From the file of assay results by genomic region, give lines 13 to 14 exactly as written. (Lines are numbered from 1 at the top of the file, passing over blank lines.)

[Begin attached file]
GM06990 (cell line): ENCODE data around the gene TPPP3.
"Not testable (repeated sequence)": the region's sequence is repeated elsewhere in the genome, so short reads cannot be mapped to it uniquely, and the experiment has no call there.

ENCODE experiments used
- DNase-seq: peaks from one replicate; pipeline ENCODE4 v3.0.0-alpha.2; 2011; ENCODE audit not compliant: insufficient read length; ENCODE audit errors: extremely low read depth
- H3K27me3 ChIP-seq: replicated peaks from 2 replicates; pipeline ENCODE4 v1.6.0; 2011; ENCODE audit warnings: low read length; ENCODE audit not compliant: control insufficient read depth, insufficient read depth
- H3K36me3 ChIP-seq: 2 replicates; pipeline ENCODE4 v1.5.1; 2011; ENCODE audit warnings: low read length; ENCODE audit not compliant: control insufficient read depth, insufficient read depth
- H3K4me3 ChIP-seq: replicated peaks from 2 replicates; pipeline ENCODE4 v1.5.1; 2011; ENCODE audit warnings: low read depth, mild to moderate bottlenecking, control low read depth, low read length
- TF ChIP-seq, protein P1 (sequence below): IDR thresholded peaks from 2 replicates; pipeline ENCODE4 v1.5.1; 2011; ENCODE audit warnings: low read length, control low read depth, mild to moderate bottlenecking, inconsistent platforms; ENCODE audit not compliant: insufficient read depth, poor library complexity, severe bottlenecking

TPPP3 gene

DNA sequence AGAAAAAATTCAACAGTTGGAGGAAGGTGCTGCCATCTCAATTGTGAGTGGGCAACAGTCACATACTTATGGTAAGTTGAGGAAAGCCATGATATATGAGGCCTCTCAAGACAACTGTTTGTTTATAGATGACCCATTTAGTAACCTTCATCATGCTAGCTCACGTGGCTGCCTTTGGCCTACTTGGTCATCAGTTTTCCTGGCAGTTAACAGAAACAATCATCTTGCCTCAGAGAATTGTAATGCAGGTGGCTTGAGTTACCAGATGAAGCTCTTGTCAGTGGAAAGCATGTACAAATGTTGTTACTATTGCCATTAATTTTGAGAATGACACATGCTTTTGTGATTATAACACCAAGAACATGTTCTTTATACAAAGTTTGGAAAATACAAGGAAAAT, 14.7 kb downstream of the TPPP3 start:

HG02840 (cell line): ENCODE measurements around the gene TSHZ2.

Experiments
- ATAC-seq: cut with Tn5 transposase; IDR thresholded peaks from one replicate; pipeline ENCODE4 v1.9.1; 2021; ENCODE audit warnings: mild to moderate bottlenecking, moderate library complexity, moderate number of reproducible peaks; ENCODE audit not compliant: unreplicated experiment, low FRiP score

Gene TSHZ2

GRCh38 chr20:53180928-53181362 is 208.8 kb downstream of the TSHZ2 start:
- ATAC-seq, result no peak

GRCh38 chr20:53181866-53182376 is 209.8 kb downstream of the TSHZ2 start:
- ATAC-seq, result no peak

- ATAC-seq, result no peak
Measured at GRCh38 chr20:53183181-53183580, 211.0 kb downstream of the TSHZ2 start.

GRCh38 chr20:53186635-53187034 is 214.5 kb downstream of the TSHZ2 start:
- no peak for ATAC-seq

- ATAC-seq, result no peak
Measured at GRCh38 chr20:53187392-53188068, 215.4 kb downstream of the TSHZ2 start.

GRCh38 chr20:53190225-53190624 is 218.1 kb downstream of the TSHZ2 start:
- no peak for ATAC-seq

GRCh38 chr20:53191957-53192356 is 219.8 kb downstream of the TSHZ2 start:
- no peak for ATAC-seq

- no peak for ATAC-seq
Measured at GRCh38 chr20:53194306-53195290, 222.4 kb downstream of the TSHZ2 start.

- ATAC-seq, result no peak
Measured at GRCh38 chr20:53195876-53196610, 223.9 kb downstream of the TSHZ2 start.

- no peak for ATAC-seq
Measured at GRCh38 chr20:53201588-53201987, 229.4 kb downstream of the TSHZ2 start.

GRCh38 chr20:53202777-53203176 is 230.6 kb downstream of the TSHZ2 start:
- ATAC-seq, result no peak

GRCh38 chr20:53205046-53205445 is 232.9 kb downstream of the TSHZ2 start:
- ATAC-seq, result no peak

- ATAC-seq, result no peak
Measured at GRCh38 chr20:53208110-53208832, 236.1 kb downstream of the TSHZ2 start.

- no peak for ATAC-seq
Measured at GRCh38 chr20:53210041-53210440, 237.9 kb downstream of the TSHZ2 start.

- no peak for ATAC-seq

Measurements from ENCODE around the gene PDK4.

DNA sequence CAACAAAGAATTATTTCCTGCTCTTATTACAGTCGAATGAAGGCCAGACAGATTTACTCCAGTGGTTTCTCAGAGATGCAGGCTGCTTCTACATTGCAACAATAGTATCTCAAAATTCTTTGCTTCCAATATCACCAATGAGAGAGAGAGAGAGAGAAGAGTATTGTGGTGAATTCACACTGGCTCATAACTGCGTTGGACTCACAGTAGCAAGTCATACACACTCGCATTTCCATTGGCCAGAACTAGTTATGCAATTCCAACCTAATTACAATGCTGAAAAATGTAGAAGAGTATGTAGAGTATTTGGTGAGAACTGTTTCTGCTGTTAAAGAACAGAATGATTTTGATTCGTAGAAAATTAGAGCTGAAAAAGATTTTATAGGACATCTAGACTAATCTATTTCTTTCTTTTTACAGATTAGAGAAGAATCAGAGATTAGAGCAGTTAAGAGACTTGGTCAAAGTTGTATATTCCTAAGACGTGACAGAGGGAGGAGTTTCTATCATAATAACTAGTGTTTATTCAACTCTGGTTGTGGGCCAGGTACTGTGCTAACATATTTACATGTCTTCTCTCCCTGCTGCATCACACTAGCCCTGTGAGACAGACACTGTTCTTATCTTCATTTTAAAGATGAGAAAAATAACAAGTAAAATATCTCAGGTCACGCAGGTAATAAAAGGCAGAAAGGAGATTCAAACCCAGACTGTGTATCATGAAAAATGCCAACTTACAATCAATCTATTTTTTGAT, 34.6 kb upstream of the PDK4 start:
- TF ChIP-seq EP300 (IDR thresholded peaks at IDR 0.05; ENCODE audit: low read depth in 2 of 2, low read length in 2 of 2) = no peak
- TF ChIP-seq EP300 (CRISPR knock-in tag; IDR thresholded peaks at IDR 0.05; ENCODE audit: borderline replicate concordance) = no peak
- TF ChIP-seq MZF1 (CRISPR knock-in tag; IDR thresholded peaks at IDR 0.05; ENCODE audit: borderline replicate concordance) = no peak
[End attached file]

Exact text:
- ATAC-seq: cut with Tn5 transposase; IDR thresholded peaks from one replicate; pipeline ENCODE4 v1.9.1; 2021; ENCODE audit warnings: mild to moderate bottlenecking, moderate library complexity, moderate number of reproducible peaks; ENCODE audit not compliant: unreplicated experiment, low FRiP score

Gene TSHZ2